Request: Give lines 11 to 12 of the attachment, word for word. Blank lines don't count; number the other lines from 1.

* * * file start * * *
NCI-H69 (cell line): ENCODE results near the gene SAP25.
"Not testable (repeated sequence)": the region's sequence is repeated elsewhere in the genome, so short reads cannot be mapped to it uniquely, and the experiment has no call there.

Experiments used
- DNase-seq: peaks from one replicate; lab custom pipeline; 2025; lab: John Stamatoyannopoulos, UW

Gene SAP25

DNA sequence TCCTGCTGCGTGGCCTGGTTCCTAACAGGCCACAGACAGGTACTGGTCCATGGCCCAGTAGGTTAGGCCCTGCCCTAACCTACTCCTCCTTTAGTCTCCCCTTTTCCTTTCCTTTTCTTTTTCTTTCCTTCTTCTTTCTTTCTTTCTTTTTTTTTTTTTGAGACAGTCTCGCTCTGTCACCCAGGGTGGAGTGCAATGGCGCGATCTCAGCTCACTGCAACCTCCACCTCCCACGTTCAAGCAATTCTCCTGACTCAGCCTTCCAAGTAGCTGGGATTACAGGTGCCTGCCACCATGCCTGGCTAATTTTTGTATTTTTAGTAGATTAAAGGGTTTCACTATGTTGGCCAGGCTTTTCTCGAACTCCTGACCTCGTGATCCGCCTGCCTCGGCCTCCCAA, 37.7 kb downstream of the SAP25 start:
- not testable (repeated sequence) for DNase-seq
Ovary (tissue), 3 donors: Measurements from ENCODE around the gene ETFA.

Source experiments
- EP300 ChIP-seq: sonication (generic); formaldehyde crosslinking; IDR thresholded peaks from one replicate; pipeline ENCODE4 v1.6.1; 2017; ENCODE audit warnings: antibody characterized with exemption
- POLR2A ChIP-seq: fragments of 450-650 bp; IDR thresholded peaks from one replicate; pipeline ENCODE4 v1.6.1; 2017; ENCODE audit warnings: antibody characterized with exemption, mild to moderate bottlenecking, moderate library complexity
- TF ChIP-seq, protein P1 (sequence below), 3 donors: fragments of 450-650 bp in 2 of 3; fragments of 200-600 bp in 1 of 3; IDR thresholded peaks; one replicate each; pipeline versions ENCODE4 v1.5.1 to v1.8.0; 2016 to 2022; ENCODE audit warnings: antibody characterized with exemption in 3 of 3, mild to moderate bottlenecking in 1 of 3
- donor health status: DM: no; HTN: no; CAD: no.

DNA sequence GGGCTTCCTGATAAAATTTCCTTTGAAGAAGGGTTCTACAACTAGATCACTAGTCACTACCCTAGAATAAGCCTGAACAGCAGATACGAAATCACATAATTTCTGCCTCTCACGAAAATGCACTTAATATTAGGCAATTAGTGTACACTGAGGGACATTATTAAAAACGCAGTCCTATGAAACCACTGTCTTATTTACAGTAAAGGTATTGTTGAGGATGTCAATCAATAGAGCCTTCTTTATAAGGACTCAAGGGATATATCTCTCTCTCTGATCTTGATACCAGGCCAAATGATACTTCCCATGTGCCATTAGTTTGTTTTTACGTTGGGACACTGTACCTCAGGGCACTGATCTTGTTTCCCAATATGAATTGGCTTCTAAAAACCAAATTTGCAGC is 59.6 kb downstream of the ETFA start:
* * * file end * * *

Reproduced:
- POLR2A ChIP-seq: fragments of 450-650 bp; IDR thresholded peaks from one replicate; pipeline ENCODE4 v1.6.1; 2017; ENCODE audit warnings: antibody characterized with exemption, mild to moderate bottlenecking, moderate library complexity
- TF ChIP-seq, protein P1 (sequence below), 3 donors: fragments of 450-650 bp in 2 of 3; fragments of 200-600 bp in 1 of 3; IDR thresholded peaks; one replicate each; pipeline versions ENCODE4 v1.5.1 to v1.8.0; 2016 to 2022; ENCODE audit warnings: antibody characterized with exemption in 3 of 3, mild to moderate bottlenecking in 1 of 3